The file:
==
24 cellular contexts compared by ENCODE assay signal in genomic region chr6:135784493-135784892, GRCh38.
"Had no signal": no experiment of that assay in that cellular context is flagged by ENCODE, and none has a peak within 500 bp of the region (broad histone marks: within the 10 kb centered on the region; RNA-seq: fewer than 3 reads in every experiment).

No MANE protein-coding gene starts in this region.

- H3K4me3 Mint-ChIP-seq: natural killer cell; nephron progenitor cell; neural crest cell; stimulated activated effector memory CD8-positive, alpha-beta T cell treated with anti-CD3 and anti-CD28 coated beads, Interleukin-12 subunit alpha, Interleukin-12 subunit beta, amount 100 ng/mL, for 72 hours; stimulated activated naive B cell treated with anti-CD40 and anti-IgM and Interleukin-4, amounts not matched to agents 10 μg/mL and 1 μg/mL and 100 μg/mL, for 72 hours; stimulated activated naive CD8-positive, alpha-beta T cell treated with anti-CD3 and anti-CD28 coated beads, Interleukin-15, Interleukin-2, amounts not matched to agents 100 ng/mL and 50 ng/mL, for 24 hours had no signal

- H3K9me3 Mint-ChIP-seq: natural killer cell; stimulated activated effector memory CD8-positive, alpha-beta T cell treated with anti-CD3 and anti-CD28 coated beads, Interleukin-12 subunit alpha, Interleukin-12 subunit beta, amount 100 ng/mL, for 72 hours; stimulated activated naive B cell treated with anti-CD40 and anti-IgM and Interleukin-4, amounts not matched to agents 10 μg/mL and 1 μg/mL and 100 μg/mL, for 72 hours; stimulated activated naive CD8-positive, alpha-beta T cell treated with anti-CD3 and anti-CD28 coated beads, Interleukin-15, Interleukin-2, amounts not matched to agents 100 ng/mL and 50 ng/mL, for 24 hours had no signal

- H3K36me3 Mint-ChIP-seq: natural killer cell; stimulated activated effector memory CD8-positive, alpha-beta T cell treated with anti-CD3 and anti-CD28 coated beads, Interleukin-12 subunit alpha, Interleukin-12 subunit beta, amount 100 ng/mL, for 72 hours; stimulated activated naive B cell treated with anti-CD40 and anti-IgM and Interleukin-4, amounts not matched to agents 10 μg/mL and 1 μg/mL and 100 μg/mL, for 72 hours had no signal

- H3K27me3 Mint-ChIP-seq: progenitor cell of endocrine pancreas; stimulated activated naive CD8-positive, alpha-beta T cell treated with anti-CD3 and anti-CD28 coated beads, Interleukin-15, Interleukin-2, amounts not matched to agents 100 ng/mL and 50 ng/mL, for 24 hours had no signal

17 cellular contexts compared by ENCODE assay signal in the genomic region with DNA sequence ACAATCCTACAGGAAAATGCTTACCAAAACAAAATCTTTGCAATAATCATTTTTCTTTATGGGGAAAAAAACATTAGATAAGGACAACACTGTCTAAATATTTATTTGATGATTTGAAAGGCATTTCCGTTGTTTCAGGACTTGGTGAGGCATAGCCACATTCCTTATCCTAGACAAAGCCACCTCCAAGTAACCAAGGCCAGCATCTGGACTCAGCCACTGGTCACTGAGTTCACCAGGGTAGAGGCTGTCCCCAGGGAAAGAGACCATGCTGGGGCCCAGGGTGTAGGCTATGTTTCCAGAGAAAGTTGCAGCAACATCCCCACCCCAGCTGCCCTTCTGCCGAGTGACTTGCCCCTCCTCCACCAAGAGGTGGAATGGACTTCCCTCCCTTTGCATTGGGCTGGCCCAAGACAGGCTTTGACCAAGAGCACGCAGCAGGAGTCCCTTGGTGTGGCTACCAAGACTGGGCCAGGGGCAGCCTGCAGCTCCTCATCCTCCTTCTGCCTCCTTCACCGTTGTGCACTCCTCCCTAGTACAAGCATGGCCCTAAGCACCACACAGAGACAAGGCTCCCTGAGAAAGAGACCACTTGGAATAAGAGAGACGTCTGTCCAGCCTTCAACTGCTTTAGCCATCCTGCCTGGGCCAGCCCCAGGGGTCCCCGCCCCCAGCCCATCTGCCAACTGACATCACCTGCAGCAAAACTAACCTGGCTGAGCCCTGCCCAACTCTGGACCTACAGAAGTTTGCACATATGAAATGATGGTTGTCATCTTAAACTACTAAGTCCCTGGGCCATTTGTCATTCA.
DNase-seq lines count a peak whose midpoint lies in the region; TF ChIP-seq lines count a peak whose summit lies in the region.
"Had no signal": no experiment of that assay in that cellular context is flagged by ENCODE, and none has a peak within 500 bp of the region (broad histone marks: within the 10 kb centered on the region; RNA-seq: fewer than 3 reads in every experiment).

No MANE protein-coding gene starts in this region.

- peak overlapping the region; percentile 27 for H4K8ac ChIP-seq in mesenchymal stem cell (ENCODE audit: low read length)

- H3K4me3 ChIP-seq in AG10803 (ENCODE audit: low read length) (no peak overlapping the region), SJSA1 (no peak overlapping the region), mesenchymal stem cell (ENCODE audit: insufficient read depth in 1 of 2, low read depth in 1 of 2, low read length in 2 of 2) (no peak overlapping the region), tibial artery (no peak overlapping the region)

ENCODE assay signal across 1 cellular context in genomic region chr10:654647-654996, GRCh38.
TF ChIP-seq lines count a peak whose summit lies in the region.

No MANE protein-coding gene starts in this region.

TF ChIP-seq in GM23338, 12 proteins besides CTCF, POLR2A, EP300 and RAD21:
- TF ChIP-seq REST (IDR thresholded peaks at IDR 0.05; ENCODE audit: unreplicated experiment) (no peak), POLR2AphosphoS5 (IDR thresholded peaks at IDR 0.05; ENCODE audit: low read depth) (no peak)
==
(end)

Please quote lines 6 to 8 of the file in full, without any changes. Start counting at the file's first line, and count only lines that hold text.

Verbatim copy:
- H3K36me3 Mint-ChIP-seq: natural killer cell; stimulated activated effector memory CD8-positive, alpha-beta T cell treated with anti-CD3 and anti-CD28 coated beads, Interleukin-12 subunit alpha, Interleukin-12 subunit beta, amount 100 ng/mL, for 72 hours; stimulated activated naive B cell treated with anti-CD40 and anti-IgM and Interleukin-4, amounts not matched to agents 10 μg/mL and 1 μg/mL and 100 μg/mL, for 72 hours had no signal

- H3K27me3 Mint-ChIP-seq: progenitor cell of endocrine pancreas; stimulated activated naive CD8-positive, alpha-beta T cell treated with anti-CD3 and anti-CD28 coated beads, Interleukin-15, Interleukin-2, amounts not matched to agents 100 ng/mL and 50 ng/mL, for 24 hours had no signal

17 cellular contexts compared by ENCODE assay signal in the genomic region with DNA sequence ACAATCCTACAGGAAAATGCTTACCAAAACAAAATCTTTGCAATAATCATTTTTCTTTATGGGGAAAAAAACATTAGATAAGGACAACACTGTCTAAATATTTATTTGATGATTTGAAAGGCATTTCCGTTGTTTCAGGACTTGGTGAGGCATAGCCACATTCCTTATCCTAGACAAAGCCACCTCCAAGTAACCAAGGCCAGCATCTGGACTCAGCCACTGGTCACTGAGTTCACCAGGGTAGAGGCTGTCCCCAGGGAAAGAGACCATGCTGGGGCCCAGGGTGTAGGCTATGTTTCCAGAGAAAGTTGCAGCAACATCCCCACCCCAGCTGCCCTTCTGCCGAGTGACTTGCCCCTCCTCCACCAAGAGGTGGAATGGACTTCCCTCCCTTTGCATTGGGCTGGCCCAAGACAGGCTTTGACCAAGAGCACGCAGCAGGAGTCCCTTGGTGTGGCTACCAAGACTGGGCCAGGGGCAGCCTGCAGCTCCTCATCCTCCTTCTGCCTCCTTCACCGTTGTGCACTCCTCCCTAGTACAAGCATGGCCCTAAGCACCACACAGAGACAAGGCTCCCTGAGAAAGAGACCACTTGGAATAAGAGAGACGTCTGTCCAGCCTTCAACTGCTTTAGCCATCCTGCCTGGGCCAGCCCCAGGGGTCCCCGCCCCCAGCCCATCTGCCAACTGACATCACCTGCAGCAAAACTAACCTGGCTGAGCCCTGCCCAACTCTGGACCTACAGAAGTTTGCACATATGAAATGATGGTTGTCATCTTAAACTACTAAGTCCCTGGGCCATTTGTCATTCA.